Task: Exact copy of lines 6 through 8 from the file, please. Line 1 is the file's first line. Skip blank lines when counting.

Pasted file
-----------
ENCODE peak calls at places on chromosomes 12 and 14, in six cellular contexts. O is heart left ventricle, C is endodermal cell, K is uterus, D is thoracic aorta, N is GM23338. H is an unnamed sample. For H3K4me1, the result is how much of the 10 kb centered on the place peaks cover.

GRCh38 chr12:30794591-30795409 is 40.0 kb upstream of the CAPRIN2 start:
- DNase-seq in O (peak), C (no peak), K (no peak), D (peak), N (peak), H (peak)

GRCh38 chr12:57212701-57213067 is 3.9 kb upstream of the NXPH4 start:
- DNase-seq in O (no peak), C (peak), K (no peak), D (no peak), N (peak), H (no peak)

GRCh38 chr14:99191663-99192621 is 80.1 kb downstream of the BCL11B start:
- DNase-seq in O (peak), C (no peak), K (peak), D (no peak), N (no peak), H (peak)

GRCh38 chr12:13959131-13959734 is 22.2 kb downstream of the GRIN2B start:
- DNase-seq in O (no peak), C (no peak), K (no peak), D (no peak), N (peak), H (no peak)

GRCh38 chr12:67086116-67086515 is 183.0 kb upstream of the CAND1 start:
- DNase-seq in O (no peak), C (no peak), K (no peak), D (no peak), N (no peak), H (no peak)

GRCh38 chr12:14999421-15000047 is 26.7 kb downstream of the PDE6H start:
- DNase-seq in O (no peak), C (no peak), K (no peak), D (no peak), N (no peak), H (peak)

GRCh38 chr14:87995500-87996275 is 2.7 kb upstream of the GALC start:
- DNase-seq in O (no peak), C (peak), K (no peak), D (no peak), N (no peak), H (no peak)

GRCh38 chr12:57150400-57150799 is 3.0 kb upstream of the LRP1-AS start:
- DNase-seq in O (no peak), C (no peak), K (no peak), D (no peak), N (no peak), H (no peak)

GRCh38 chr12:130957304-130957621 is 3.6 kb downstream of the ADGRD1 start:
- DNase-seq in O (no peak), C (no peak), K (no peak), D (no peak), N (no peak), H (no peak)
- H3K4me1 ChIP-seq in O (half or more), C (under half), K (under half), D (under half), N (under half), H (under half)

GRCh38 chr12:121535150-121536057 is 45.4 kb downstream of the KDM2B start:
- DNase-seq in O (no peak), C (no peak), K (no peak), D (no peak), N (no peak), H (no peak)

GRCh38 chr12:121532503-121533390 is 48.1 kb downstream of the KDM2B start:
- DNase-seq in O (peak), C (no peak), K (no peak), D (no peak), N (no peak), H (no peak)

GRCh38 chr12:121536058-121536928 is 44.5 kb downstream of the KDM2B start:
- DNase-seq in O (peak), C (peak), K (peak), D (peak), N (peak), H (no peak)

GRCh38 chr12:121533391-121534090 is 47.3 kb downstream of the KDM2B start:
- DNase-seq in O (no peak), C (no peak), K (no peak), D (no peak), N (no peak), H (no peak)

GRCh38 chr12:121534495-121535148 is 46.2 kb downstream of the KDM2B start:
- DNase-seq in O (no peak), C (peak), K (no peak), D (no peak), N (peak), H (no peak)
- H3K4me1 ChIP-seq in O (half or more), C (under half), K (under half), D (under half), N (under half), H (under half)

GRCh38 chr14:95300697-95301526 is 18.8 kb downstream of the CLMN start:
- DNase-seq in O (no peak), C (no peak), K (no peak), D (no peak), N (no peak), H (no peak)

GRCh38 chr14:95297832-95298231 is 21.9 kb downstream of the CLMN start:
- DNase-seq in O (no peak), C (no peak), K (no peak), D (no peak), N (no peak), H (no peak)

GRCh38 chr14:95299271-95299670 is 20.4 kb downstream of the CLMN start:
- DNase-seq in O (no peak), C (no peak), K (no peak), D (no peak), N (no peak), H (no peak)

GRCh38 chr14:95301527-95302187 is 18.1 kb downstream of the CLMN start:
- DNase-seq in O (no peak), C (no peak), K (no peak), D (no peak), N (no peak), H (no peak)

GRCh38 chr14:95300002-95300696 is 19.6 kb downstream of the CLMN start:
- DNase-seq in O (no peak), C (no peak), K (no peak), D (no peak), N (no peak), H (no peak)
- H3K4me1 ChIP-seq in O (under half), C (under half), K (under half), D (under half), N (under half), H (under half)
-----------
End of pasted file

GRCh38 chr14:99191663-99192621 is 80.1 kb downstream of the BCL11B start:
- DNase-seq in O (peak), C (no peak), K (peak), D (no peak), N (no peak), H (peak)

GRCh38 chr12:13959131-13959734 is 22.2 kb downstream of the GRIN2B start: